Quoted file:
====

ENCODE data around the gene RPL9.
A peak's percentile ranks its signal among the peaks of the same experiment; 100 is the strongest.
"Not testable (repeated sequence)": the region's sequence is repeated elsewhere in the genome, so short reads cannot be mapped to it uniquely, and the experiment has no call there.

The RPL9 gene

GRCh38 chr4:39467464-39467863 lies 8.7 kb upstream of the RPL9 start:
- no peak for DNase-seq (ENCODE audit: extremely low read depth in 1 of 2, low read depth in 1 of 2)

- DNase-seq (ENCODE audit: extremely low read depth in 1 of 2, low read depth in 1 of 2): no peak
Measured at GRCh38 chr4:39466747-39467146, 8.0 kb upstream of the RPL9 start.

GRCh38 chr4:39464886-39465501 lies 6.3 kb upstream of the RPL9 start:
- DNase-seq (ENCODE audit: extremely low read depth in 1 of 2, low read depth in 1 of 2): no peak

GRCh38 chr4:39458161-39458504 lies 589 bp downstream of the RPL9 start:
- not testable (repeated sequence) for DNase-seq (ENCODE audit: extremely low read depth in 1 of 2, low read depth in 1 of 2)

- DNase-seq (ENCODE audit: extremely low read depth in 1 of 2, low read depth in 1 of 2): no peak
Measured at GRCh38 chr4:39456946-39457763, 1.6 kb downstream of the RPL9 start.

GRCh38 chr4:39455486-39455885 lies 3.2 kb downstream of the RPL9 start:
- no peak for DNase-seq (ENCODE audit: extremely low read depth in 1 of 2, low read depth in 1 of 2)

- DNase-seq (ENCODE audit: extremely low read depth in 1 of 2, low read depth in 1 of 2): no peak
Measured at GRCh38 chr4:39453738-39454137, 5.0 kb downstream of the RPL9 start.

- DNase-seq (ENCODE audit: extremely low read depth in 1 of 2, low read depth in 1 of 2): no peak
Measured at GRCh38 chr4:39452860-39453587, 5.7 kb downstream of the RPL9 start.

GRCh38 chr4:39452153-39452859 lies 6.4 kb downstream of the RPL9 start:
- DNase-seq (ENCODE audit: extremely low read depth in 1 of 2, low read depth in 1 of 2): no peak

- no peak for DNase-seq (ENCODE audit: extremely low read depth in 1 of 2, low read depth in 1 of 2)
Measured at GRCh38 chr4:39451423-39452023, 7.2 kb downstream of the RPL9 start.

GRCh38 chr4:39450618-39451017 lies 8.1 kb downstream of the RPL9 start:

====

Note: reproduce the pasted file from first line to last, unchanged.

ENCODE data around the gene RPL9.
A peak's percentile ranks its signal among the peaks of the same experiment; 100 is the strongest.
"Not testable (repeated sequence)": the region's sequence is repeated elsewhere in the genome, so short reads cannot be mapped to it uniquely, and the experiment has no call there.

The RPL9 gene

GRCh38 chr4:39467464-39467863 lies 8.7 kb upstream of the RPL9 start:
- no peak for DNase-seq (ENCODE audit: extremely low read depth in 1 of 2, low read depth in 1 of 2)

- DNase-seq (ENCODE audit: extremely low read depth in 1 of 2, low read depth in 1 of 2): no peak
Measured at GRCh38 chr4:39466747-39467146, 8.0 kb upstream of the RPL9 start.

GRCh38 chr4:39464886-39465501 lies 6.3 kb upstream of the RPL9 start:
- DNase-seq (ENCODE audit: extremely low read depth in 1 of 2, low read depth in 1 of 2): no peak

GRCh38 chr4:39458161-39458504 lies 589 bp downstream of the RPL9 start:
- not testable (repeated sequence) for DNase-seq (ENCODE audit: extremely low read depth in 1 of 2, low read depth in 1 of 2)

- DNase-seq (ENCODE audit: extremely low read depth in 1 of 2, low read depth in 1 of 2): no peak
Measured at GRCh38 chr4:39456946-39457763, 1.6 kb downstream of the RPL9 start.

GRCh38 chr4:39455486-39455885 lies 3.2 kb downstream of the RPL9 start:
- no peak for DNase-seq (ENCODE audit: extremely low read depth in 1 of 2, low read depth in 1 of 2)

- DNase-seq (ENCODE audit: extremely low read depth in 1 of 2, low read depth in 1 of 2): no peak
Measured at GRCh38 chr4:39453738-39454137, 5.0 kb downstream of the RPL9 start.

- DNase-seq (ENCODE audit: extremely low read depth in 1 of 2, low read depth in 1 of 2): no peak
Measured at GRCh38 chr4:39452860-39453587, 5.7 kb downstream of the RPL9 start.

GRCh38 chr4:39452153-39452859 lies 6.4 kb downstream of the RPL9 start:
- DNase-seq (ENCODE audit: extremely low read depth in 1 of 2, low read depth in 1 of 2): no peak

- no peak for DNase-seq (ENCODE audit: extremely low read depth in 1 of 2, low read depth in 1 of 2)
Measured at GRCh38 chr4:39451423-39452023, 7.2 kb downstream of the RPL9 start.

GRCh38 chr4:39450618-39451017 lies 8.1 kb downstream of the RPL9 start: